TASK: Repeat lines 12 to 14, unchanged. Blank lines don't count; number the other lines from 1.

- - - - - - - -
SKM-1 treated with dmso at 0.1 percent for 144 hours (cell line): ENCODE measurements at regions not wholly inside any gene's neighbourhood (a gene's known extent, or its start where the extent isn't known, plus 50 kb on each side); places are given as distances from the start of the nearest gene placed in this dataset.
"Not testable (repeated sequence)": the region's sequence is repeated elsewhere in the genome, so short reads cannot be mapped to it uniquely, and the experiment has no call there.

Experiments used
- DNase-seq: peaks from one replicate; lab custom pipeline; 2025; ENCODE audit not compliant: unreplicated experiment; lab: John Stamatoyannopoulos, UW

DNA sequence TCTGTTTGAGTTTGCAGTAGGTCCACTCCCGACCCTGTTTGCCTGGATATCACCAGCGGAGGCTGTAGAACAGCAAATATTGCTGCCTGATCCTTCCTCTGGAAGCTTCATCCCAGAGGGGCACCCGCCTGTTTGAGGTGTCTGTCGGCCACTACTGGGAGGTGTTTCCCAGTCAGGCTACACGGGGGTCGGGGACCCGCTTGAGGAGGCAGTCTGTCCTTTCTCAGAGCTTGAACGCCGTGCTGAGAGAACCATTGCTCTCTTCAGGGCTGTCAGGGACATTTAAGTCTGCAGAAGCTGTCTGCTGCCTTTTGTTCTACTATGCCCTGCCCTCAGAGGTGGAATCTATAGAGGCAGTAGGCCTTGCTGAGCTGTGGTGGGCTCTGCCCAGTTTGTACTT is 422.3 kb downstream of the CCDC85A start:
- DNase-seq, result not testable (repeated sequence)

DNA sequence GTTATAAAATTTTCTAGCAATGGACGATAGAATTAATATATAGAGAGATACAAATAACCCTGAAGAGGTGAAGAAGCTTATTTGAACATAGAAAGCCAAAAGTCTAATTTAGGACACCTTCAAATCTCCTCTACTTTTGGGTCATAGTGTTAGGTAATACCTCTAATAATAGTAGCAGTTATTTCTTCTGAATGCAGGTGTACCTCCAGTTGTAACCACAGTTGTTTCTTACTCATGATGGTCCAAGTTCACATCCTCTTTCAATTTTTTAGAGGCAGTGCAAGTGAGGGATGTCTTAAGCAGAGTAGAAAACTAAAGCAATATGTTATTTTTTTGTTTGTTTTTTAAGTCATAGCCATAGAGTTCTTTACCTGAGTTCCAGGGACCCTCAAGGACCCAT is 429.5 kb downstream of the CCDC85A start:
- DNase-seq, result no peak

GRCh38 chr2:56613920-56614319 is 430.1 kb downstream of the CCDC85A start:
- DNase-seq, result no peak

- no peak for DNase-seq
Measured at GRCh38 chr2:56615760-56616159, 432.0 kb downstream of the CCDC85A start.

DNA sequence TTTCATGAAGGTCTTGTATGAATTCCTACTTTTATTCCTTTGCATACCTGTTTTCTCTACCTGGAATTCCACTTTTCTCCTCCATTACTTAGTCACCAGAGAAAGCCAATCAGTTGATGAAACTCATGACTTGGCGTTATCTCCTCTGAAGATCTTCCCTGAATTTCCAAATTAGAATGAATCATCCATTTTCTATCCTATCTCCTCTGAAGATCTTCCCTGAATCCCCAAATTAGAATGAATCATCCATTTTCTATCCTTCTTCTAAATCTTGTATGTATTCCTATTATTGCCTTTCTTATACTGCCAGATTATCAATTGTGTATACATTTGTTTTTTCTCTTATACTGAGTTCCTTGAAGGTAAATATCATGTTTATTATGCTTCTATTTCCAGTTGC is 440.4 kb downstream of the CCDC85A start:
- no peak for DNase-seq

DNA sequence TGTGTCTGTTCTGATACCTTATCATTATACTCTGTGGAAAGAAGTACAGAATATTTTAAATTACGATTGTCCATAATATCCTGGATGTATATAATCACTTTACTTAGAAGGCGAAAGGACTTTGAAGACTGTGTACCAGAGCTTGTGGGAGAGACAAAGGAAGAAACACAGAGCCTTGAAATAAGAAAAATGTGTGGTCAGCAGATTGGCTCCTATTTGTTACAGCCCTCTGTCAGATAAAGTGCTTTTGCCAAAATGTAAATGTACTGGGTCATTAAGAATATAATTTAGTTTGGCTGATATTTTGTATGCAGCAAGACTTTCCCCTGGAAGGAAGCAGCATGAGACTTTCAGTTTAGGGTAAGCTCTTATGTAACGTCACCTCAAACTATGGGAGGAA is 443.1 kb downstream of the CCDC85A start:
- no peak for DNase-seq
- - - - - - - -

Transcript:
Measured at GRCh38 chr2:56615760-56616159, 432.0 kb downstream of the CCDC85A start.

DNA sequence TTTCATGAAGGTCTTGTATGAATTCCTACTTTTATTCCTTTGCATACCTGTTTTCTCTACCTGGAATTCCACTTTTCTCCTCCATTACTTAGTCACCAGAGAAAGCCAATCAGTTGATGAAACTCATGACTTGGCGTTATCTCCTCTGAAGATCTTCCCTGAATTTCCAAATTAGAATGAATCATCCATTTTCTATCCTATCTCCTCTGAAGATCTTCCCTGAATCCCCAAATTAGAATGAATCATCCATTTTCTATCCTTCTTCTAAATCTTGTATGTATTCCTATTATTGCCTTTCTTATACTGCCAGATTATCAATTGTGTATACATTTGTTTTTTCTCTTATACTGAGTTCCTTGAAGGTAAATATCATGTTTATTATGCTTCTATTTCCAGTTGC is 440.4 kb downstream of the CCDC85A start:
- no peak for DNase-seq